Saturday, April 24, 2010


1) Job hunt likely impending.

2) Exploring education (where and how well does it transfer are critical concerns).

3) Got the new battery in the truck. Have high-beams now, no low-beams. Checking fuses tomorrow.

4) Mom's car is croaked. May stay that way, may not, but it's time to move her to something more traditional.

5) Teaching Mom to drive a stick shift after a 50yr vacation.

6) Am hoping the "decade of excessive entertainment" is winding down.

That is all for now. Texas looks ever more charming. Bill Gates Sr is pushing for an Income Tax in WA. 800 million in new sales taxes and tariffs. And a projected 2011 deficit (again) for the state and its' subordinate counties and municipalities - and an inability to comprehend that cuts, deep painful cuts, are necessary.

More later.

Non-PC Moments

Ran across this facebook group. Giggled.

Dear Lord -

This year you took my favorite actor, Patrick Swayzie.

You took my favorite actress, Farrah Fawcett.

You took my favorite singer, Michael Jackson.

I just wanted to let you know my favorite President is Barack Obama.


Seriously, if he does pass (no great loss edit. to the body politic; I am sure he has friends and family who would miss him, and did he not hold elective office, he would be essentially harmless despite his beliefs...and he'd probably even be a pleasant, if deeply misguided, conversationalist), may it be in some fashion that is utterly and undeniably of natural causes - and may the good Lord protect us all from the likes of Biden and Pelosi.

Sunday, April 11, 2010

What she said...

Crankyprof pretty well nails it.

My Condolences to the families and the people of Poland for their loss. May they weather the storm, growing ever stronger in their all-to-recently renewed national identity.


Fond Memories....

Now and again, all unexpected, and with increasing frequency as the years pass...seemingly random events trip memories fond and rather less so...for the last day or so, a Rocky Horror Picture Show reverie and a sad smile for a terribly repressed and rigid young man I once knew...and an abiding appreciation for one of the early ribald and irreverent contributors to that young man loosening up, growing a bit of tolerance of himself and others, and an appreciation for folks with a different spin on life.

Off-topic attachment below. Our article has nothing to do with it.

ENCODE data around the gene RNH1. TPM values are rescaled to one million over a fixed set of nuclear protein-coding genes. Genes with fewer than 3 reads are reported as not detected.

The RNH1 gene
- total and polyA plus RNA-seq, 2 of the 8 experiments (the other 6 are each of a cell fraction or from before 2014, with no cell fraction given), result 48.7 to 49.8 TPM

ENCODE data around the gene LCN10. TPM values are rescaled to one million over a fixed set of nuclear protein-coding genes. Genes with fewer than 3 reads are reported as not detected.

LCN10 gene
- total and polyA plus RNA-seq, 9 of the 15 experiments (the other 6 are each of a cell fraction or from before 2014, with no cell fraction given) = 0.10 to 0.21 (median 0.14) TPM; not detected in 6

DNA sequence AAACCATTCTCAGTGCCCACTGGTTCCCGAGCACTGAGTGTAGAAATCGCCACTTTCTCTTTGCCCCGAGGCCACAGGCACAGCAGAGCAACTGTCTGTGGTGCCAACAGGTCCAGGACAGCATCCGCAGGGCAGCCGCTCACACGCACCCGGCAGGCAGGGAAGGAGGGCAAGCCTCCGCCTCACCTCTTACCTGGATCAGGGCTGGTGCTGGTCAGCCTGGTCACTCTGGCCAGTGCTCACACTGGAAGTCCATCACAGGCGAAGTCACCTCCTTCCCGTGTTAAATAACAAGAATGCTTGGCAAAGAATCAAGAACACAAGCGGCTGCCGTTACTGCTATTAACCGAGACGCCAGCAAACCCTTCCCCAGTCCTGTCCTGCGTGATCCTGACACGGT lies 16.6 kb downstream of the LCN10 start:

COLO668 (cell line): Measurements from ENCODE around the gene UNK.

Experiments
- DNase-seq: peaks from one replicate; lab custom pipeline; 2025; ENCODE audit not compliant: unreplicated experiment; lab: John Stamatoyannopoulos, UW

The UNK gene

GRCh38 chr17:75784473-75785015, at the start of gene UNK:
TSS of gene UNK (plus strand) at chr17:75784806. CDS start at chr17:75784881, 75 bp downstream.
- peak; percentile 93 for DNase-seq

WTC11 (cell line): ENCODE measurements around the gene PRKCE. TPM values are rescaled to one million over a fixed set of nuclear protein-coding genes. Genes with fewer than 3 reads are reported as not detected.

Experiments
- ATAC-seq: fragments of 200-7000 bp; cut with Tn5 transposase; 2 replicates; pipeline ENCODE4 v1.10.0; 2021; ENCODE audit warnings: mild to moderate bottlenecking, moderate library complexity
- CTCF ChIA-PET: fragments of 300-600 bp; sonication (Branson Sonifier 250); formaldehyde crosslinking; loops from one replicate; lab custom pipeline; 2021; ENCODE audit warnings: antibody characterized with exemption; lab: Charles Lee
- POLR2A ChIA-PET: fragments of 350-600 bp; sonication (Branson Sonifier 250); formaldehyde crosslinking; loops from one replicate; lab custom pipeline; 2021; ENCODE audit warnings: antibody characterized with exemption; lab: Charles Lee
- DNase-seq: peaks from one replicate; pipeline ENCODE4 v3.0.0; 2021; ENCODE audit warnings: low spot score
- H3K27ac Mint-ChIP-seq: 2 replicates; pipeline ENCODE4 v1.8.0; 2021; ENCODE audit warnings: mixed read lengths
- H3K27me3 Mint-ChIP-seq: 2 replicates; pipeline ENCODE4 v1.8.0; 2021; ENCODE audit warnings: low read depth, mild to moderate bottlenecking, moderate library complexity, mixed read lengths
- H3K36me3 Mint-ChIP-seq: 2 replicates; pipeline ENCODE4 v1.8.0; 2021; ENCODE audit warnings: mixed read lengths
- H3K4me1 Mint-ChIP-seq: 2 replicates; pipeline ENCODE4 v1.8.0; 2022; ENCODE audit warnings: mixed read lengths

Thank god for Rocky Horror Picture Show, Long May It Wave!!!

And for the virgins and the veterans...find a Rocky Near You...

Sunday, April 4, 2010

Happy Easter - The Neices were Pleased...

The girls, 11 and 14, were pleased with their loot. This year began the shift away from candy (a very slow shift, I grant) to other noshes (cheese!) and next year will evolve towards books and clothes yet further...with more cheese and noshes thrown in.

Regrettably, eldest niece is persuaded that vegetarianism is somehow virtuous (we all hope for her recovery), thus a great big liverwurst would likely not be appreciated by her next year.

After determining her father was likely to be the bane of her future potential boyfriends, her mother suggested that she could instead be picked up by said boyfriends over here - at which point elder niece nearly imploded with horror, as she is fully aware I'm a wee tad protective and have a far broader range of material with which to terrify a teen-aged boy into good behavior than even her rather dreadful father can summon.

Friday, April 2, 2010

Seattle Fireworks Saved....

Recently the call went out on a local radio show that for the first time in ninety years (barring war-time intermission) Seattle would be without a Independence Day fireworks event. Suddenly, corporate entities and private persons stepped forward, as covered in the Seattle Times, and provided the necessary cash to make the event happen.

In the comments section I responded to various forms of vitriol.